To me, the answer is very easy, a big YES. I've said it many times, I believe it is important that we support local businesses, but, as I've put in my comment there: as far as I’m concerned, everything is subordinated to quality, or rather, my perception thereof; and that includes local. If a local brewery doesn’t make a beer I will want to drink, I will not buy it, I will not support that business. Why should I? Fortunately, that’s not the case where I live, and I’m happy to support my “local” brewery, which makes great beer, with business and more.

But the thing that caught my attention the most in that post is a quote from an article by one Greg Engert, that says:
Now, the desire to drink local brews has reached a fever pitch, often blinding publicans and craft beer drinkers alike from what should ultimately guide our choices: Is the beer of the highest quality? Is it bereft of off-flavors? Is it delicious? In short, is it superlative and memorable?
Editing the second part of my comment a little, I think that Engert’s search for the outstanding and the memorable is foolish, to say the least. It’s putting yourself in a position where you will likely be disappointed. Does any sensible person really want to live like that? ¿Isn't good, good enough? ¿Since when? We should embrace the good, praise the good. The outstanding should remain that, something out of the ordinary, something that surprises us, and for it all the more valuable. When everything is outstanding, nothing is.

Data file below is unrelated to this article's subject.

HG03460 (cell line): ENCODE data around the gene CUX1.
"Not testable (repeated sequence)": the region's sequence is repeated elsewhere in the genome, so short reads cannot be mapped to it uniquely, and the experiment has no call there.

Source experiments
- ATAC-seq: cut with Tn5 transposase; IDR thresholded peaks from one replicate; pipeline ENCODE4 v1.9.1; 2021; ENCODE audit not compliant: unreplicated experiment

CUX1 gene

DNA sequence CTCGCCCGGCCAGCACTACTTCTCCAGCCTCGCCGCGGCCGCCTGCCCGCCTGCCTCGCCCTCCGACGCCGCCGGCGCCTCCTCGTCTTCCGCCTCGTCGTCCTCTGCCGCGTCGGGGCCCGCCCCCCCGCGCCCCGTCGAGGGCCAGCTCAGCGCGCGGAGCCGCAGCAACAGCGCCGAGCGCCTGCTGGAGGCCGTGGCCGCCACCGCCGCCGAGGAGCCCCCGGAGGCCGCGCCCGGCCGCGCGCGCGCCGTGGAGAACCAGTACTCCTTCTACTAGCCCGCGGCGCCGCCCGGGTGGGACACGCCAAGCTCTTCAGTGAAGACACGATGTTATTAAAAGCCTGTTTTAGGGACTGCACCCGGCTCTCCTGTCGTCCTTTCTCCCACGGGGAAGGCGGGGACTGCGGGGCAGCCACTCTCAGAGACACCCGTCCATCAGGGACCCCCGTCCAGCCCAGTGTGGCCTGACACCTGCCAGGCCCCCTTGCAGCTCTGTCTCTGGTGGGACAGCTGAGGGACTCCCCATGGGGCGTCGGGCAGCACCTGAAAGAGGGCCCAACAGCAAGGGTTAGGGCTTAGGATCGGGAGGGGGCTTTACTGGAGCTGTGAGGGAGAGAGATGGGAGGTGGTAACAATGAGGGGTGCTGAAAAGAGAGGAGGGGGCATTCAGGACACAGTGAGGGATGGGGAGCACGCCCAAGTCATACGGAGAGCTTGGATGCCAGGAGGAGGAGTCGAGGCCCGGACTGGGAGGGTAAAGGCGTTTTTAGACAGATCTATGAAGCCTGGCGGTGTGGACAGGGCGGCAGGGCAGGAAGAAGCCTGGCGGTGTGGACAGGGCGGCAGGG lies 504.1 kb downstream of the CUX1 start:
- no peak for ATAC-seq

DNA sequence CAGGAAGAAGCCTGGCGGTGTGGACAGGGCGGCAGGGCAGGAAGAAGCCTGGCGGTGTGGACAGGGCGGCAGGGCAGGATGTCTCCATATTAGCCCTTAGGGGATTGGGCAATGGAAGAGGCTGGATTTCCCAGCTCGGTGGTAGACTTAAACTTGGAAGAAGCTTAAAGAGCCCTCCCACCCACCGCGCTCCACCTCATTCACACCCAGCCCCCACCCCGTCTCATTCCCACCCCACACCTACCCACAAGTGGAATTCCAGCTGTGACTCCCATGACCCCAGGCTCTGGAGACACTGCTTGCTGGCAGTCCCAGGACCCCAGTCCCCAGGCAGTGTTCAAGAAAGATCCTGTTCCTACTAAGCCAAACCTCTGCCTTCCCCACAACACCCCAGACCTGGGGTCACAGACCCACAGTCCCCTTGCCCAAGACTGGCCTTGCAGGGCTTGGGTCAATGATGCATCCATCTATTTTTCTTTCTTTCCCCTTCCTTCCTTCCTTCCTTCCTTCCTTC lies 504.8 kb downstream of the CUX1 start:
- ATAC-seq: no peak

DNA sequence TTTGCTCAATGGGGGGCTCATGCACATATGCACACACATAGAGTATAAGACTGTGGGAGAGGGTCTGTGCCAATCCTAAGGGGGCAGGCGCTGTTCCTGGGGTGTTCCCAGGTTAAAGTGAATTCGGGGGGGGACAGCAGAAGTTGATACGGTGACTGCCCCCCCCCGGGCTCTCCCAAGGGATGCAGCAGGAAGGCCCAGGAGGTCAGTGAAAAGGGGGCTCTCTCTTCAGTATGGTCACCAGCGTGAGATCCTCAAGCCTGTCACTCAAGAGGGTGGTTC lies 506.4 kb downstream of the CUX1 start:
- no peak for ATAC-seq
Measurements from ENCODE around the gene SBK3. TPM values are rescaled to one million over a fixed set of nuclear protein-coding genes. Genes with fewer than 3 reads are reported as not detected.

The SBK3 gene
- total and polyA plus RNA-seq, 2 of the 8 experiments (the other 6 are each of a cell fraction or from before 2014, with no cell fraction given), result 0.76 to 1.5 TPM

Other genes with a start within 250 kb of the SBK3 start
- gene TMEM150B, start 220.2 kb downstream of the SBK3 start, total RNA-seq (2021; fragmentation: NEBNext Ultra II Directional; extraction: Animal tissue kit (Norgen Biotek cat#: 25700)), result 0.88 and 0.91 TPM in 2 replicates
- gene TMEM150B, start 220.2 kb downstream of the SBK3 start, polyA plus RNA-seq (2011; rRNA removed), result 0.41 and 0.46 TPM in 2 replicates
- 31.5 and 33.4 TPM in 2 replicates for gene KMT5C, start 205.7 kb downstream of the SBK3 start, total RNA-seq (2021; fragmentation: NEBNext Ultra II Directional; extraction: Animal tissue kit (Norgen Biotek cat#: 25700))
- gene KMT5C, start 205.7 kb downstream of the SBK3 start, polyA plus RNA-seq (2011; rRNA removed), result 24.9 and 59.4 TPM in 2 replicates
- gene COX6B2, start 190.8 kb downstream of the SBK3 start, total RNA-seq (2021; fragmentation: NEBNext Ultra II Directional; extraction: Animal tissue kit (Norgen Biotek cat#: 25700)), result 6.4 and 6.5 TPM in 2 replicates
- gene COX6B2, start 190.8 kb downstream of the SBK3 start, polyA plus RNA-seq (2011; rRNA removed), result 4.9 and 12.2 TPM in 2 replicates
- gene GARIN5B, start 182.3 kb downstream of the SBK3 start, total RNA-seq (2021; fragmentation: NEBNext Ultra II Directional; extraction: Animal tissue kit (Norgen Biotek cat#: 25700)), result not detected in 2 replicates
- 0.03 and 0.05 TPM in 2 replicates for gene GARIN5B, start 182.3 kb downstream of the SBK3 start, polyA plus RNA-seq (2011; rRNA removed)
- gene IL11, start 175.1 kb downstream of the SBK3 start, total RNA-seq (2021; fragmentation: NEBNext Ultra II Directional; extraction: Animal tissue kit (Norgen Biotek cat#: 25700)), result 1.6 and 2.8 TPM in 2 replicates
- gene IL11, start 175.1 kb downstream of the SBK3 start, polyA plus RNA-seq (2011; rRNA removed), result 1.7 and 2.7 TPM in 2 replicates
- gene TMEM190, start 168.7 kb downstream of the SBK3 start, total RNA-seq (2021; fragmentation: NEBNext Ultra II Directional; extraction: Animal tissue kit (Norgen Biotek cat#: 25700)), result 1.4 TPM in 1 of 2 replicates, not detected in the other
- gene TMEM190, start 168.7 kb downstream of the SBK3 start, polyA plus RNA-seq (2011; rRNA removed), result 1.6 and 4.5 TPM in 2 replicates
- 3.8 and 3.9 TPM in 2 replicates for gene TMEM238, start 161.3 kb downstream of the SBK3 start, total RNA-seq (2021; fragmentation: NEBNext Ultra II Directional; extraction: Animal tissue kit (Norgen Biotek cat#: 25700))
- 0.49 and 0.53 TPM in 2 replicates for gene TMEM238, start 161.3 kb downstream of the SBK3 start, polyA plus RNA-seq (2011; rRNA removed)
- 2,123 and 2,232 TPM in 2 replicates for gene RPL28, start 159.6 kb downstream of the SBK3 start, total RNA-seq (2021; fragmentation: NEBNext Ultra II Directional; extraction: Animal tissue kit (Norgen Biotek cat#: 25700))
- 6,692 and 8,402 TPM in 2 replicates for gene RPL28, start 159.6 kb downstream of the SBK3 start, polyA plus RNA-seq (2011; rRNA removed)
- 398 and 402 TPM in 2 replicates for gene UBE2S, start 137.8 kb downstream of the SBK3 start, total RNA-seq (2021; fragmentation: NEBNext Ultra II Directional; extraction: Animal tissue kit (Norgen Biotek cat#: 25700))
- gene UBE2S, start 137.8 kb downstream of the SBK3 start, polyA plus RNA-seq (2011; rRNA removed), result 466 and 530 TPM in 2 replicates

Na Zdraví!

PS: On the other hand, the fact that someone can consider a beer bereft of off-flavours as outstanding and memorable speaks pretty much by itself.

30 Sep 2014

The Answer


You are at a pub (or a beer bar, or whatever, you know what I mean). You're not alone, you're with a bunch of people. You aren't there for a tasting or any other beer-focused thing, you're there simply to hang out with those people, and that place was chosen because everybody liked it enough, or whatever.

You order a beer, it's not the first of the day, maybe not even the first of that session; and it's a beer you've drunk already several times, though you don't drink it too often. There's nothing in that beer that makes you look forward to it any more than you look forward to any other good beer you know. You ordered it for the sole reason that at that where and when you fancied drinking something like that.

You get the beer, you thank the person that brought it to you with a nod, and you carry on with the conversation your were having, or listening to the story one of your friends was telling, whatever. The glass of beer you've just got is just another thing in the whole.